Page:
•  — Edited

    Bishop Cedric Bridgeforth (R) and husband Christopher Hucks-Ortiz (photo by Patrick Scriven, PNWUMC)

    A New Day is Dawning, by Pastor David

    My Beloved Church Family and Friends,


    As we welcome our new Bishop (Rev. Dr. Cedric Bridgeforth – speaking in the foreground above), I think most of you know there are Sea-Changes (profound, notable) taking place in the United Methodist Church. The next General Conference will be held April 23 to May 3, 2024 (just 14 months from this writing) at the Charlotte Convention Center in Charlotte, North Carolina. This will be the moment when final plans are adopted to either create two new Methodist denominations, or to merely change the current church laws in the existing UMC. 


    Our local church family needs to recognize these coming changes and the implications that will arrive with them. In our most recent regional news, the Western Jurisdiction elected Rev. Dr. Cedrick Bridgeforth as our new Bishop. Bishop Bridgeforth began leading the Pacific Northwest, Oregon-Idaho, and Alaska Conferences on January 1, 2023. Before his election, he was the Director of Communications and Innovation for the Cal-Pac Conference. 


    You may or may not be aware of the fact that Bishop Bridgeforth is a married, gay man. His husband is Christopher Hucks-Ortiz (standing to his right). The Western Jurisdiction now has two married, gay/lesbian bishops: Rev. Cedrick Bridgeforth and Rev. Karen Oliveto. You can read more about Bishop Bridgeforth in this article from the Western Jurisdiction:

    https://westernjurisdictionumc.org/news/. What I just wrote may mean nothing to you at all. It might be a jubilant cause for celebration for some, and it might be grievous and sad news for others. This is the world of deeply held differing social mores we live in.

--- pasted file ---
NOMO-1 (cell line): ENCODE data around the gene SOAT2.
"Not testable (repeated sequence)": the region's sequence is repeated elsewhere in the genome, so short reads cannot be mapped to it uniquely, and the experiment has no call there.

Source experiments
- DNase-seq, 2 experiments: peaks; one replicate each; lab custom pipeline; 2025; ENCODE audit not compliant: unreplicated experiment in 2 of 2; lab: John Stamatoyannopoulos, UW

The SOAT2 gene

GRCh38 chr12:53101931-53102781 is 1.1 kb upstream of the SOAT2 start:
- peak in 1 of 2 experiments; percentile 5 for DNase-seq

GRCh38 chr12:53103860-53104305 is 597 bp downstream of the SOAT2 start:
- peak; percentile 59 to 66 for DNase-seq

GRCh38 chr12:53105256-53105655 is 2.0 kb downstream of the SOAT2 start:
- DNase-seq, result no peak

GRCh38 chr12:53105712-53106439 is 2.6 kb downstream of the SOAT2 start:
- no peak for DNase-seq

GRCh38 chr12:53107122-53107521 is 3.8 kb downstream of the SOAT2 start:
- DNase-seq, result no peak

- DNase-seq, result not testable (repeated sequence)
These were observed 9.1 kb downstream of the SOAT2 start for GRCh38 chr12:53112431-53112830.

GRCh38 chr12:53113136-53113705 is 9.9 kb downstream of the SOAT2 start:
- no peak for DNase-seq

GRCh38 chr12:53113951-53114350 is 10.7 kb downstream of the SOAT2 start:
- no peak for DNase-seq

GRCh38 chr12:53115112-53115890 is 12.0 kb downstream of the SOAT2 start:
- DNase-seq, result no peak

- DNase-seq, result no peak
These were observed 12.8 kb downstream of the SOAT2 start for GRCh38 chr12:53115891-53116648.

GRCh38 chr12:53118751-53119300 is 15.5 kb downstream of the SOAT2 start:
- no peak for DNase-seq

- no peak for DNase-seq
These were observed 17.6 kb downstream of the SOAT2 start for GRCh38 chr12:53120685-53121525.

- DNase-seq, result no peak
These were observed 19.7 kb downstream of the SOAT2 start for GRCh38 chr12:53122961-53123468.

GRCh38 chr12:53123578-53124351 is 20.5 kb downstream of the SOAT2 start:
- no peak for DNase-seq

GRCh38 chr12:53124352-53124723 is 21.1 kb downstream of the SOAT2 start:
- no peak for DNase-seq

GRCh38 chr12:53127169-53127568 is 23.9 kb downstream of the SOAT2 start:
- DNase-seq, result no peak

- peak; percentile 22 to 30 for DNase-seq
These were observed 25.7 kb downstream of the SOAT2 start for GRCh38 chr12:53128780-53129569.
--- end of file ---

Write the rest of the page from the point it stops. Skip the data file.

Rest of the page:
These responses also describe perspectives found in the broader Christian church. The best thing we can do, as Christians who are in conscientious disagreement with each other on these issues of gender identity and human sexual mores, is to follow the admonition of the Apostle Paul, who said, “Rejoice with those who rejoice; mourn with those who mourn” (Romans 12:15 NIV). That means be sensitive to what others are thinking/feeling on this issue and meet them in that place. Meeting them does not mean pretending to agree with them. It means acknowledging what this moment means to them, how it impacts them, and sensitively expressing awareness and either congratulations or sympathy. 


    Many of you know that I am a Traditionalist and Conservative/Orthodox when it comes to these divisive issues. I hope you also know that I want the church to be a place that is safe and accessible and welcoming for all people no matter what their background or beliefs. I also don’t believe it is a holy or good thing to label people who believe differently than me on these issues (or any others). Labels are contrary to God’s Kingdom, are demonizing instead of edifying, and are counter-productive to healthy relationships. I renounce these practices as evil. These sentiments are contrary to neighbor love and the witness of grace and mercy. 


    I am asking you to respect the confession of faith of our new Bishop, even if you disagree with his sexual identity and practices. I am asking you to respect the office he holds and the covenant relationship we have with the PNW Annual Conference. I am asking you to choose your future prayerfully, graciously, and devotedly. Jesus wants you to be an “all-in” disciple and follower. As Joshua said: “…choose for yourselves this day whom you will serve…” (Joshua 24:15). Here’s what I believe you should do: Either (1) Dive in deeper into our important UMC church and minister fervently in this coming, broader inclusivity to make each day count, or (2) plan to replant your spiritual pilgrimage in another local body in Oak Harbor, as you leave graciously and peacefully, while offering encouraging sentiments and gratitude for your spiritual siblings as you go. Whatever your conviction and commitment, choose to “Do no harm” and to “Do all the good you can” (John Wesley).